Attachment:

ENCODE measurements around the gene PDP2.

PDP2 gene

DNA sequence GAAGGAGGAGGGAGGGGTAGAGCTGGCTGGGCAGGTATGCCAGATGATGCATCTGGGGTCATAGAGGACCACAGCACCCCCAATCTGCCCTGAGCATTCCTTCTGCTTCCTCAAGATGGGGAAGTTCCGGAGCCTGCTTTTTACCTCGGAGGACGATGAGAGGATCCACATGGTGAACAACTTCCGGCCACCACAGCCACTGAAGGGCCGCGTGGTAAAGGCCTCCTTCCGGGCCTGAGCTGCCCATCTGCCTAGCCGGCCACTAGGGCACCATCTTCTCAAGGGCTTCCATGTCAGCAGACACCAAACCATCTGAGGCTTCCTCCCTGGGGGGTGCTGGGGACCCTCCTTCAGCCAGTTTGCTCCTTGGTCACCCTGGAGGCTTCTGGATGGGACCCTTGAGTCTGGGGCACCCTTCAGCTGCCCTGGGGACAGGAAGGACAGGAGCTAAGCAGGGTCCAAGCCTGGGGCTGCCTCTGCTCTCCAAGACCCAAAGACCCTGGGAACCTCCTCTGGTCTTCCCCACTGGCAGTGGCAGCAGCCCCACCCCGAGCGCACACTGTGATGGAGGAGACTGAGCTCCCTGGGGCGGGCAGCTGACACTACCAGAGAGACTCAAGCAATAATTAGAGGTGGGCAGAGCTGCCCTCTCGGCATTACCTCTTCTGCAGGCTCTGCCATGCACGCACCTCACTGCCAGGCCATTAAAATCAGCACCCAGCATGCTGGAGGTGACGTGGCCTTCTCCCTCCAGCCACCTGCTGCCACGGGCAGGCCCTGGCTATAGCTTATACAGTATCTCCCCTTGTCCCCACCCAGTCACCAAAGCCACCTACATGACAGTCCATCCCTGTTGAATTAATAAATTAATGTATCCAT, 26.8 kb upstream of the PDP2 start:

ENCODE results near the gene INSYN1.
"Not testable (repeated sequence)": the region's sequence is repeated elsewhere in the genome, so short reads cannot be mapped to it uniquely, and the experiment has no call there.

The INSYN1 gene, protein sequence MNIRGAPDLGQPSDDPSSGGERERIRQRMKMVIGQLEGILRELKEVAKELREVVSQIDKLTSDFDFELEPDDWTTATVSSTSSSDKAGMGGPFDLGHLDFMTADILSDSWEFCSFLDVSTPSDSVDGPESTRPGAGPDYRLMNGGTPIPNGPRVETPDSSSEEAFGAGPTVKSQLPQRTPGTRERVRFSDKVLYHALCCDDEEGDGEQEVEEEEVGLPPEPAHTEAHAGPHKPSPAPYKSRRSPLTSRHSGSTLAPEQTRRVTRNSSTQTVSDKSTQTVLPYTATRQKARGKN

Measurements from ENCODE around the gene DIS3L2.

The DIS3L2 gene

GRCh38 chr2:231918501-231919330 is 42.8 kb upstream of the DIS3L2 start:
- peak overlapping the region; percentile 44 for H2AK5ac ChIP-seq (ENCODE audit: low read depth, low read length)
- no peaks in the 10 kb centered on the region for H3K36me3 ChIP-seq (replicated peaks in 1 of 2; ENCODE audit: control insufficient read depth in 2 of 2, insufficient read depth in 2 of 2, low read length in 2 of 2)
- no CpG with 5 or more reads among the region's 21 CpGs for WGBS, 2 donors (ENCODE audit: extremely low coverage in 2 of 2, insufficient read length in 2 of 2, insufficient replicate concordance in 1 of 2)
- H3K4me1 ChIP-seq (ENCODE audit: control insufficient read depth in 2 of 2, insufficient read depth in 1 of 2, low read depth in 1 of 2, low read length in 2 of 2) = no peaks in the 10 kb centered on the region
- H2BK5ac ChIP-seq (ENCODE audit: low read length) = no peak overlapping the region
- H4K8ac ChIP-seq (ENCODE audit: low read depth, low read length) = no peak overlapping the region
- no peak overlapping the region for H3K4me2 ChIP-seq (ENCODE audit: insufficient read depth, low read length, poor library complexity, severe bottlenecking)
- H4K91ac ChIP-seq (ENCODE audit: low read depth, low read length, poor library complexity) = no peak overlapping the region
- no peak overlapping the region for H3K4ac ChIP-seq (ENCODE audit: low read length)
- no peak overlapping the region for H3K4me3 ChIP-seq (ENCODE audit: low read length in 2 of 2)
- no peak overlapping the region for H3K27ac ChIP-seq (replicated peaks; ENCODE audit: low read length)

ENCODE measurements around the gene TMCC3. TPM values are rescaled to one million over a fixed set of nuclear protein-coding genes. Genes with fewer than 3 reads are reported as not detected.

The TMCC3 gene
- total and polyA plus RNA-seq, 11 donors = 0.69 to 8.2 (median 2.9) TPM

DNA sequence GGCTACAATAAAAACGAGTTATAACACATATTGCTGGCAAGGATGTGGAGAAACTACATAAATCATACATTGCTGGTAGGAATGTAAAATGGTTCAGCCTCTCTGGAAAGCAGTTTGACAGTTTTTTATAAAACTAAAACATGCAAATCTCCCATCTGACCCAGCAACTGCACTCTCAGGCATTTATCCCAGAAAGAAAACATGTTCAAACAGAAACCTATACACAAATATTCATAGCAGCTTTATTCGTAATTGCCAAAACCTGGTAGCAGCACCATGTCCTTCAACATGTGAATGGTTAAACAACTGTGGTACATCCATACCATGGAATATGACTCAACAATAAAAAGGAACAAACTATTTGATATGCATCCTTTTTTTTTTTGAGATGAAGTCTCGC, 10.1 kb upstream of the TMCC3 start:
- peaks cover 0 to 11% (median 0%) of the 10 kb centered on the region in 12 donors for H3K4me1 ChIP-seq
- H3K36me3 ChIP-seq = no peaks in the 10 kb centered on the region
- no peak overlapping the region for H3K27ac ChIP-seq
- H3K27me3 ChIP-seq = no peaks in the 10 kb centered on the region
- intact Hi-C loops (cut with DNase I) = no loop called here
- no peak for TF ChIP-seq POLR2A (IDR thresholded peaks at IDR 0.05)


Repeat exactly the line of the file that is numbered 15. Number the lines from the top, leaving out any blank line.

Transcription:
- H4K8ac ChIP-seq (ENCODE audit: low read depth, low read length) = no peak overlapping the region